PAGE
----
March 25, 2007
Debating SSRN downloads and exclusions
Though Brian Leiter call himself a "skeptic about SSRN downloads," he created and posted here two lists of SSRN download rankings under the heading "Most Downloaded Law Faculties, 2006." A fully accurate heading for Brian's rankings would be "Most Downlaoded Law Faculties, 2006 (excluding one outlier)" because Brian decided and explained that it "was necessary to exclude Ohio State and Emory, whose presence in the top 15 was due entirely to one provocatively titled article by Christopher Fairman."
Professors Ann Bartow at Feminist Law Professors and Neil Buchanan at Dorf on Law and Ruth Colker here at LSI criticized Brian's decision to exclude one paper from his rankings. Ruth's expressed criticisms, which was sent via e-mail to Brian, begat an interesting e-mail discussion with Brian and others (on which I was cc:d). I learned a great deal from the series of back-and-forth e-mails and I asked the group if I could post parts of the exchange on LSI, but not everyone was interested in a full public airing of the e-mail dialogue that Ruth started.
Interestingly, Brian has now discussed aspects of this exchange in this new post that appears to be his defense of excluding one paper from his rankings. Brian's new post suggests that he believes that SSRN download rankings would be transformed from "a pretty weak measure of scholarly performance" to "just a joke" had he not excluded Chris's paper from his rankings.
As I explained on my home blog and as Neil lamented at Dorf on Law, there is a real risk that undue emphasis on SSRN downloads — which already seems to be a reality as evidenced by blog buzz here and here — could significantly distort how law professors produce, disseminate and market their scholarship. I am thus especially interested how folks are responding to Brian's SSRN rankings and to his exclusion decision.
Any further thoughts on SSRN download rankings or on Brian's defense of his rankings? (Comments need to be here because Brian does not enable comments on his blog.)
Posted by DAB
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Guess what? I am the professor who Brian Leiter complains “went so far as to imply that [he] might be prejudiced against gays and feminists.” How exciting! Except that the truth, as so often happens, is rather dull. The truth involves social science methodology and discourse, not Brian’s personal views. I’ve explained that to Brian; his post persists in confusing methodological concerns with personal prejudice. Here's the full story on an exchange that Brian first demanded be kept confidential but then posted (in part) and criticized on his blog:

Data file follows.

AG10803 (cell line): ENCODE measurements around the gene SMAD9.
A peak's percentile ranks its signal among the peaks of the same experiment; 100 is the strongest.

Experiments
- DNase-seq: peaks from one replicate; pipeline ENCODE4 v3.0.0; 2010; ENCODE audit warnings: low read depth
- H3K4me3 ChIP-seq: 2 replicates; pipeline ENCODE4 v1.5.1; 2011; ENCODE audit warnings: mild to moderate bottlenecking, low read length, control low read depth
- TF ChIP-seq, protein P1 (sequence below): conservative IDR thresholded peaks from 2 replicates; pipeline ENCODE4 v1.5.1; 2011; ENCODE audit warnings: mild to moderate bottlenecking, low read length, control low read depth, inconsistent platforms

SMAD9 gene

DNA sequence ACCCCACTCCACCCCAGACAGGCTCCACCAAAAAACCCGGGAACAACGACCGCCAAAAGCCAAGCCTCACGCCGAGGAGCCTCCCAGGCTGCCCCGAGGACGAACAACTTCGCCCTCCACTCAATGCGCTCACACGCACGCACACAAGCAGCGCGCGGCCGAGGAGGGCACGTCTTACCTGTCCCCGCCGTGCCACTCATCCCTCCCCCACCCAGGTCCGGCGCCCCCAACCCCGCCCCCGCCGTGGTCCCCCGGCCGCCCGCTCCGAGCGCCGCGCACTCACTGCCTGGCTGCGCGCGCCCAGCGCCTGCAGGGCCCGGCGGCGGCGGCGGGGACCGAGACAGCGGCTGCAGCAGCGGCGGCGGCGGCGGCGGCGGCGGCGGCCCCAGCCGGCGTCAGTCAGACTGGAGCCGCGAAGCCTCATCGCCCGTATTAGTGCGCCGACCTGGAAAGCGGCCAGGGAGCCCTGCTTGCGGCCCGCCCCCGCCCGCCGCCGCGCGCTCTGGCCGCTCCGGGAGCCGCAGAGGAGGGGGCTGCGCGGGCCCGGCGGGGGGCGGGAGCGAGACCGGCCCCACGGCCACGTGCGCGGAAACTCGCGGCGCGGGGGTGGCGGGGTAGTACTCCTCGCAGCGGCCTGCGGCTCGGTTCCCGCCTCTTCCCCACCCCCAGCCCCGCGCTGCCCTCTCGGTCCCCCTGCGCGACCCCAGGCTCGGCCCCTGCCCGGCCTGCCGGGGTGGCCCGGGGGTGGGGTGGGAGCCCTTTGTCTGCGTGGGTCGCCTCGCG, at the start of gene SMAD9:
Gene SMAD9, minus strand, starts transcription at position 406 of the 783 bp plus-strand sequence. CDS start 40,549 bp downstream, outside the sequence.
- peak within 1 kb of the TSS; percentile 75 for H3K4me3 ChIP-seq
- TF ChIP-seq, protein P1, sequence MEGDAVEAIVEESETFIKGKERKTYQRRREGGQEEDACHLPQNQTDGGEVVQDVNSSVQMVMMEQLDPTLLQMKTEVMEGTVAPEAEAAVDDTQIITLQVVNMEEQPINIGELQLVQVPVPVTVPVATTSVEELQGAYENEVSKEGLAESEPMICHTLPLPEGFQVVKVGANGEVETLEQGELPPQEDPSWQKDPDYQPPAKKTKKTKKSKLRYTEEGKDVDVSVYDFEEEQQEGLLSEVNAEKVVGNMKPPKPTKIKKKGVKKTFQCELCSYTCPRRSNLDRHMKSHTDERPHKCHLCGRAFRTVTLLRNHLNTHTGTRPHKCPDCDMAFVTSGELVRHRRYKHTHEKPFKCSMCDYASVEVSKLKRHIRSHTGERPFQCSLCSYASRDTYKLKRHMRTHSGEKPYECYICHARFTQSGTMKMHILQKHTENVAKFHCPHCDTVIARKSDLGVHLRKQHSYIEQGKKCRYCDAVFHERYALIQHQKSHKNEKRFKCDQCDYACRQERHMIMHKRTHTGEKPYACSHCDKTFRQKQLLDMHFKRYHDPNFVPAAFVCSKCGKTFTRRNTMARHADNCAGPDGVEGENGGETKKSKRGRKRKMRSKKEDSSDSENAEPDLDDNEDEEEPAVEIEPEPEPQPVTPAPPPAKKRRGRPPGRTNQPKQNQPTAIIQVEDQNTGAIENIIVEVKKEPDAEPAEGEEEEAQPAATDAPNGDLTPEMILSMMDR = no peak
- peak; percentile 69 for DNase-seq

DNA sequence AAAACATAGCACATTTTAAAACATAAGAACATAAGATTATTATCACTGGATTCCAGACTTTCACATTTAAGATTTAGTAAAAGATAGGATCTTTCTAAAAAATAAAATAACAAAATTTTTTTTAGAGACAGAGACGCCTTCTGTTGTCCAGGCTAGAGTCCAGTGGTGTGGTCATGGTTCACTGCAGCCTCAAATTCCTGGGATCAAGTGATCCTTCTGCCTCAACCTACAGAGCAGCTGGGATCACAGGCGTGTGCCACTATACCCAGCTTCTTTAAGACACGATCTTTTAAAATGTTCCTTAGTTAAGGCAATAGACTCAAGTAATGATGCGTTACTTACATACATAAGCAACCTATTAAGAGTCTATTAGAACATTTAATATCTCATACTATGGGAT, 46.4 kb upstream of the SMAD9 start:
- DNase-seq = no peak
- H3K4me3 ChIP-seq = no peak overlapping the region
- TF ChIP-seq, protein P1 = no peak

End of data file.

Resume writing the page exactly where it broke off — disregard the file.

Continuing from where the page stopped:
In an email to Brian, I noted that Chris Fairman had written a thoughtful new essay discussing whether Brian’s recent ranking discounted the downloads to Chris's “Fuck” article because many of the downloads came from people outside the academy. Was Brian’s ranking, Chris asked, limited to downloads that came from the “right people,” particularly those in the legal academy?
I thought Chris raised an important issue about different audiences for legal scholarship and the ways in which ranking methods can marginalize certain work. I noted this to Brian, urging him to read Chris’s essay, and continued: “[B]ased on both Chris's comments in his essay and a quick look at google links referencing him, the "Fuck" article has been read by a very diverse audience. Ironically, one of the first links you find if you google ‘Chris Fairman Fuck’ is a blog discussion of Chris's paper by Brad Feld, managing director of the Foundry Group and Mobius Venture Capital. Based on your ranking method, it seems that it's legit for Feld to download a paper on venture capital (even if he later discards it as irrelevant or wrong) but not to show an interest in the first amendment--even if he writes publicly [as he did] that he has learned from the paper and thinks it's brilliant. Based on a quick look through google links, some of the other ‘wrong people’ you discount are feminists, gays, and linguistics professors--are these people less worthy as readers than men, straight people, and philosophy or economics professors?”
In other words, Brian counted all recent downloads for most papers in SSRN, including large numbers of downloads for the papers in corporate law and other subjects that appear disproportionately in that database (a concern Brian himself noted), no matter who downloaded them, whether they read the papers, or what they thought of them. But he excluded this one paper because he found it “obvious” that the “unusually high download count was due to its provocative title, not its scholarly content.” In making that assumption, Brian “discounted” in social science terms the audiences who had expressed interest in the paper. This is a garden variety critique of social science research; indeed, it’s the kind of question social scientists routinely ask themselves before publishing the results of a study.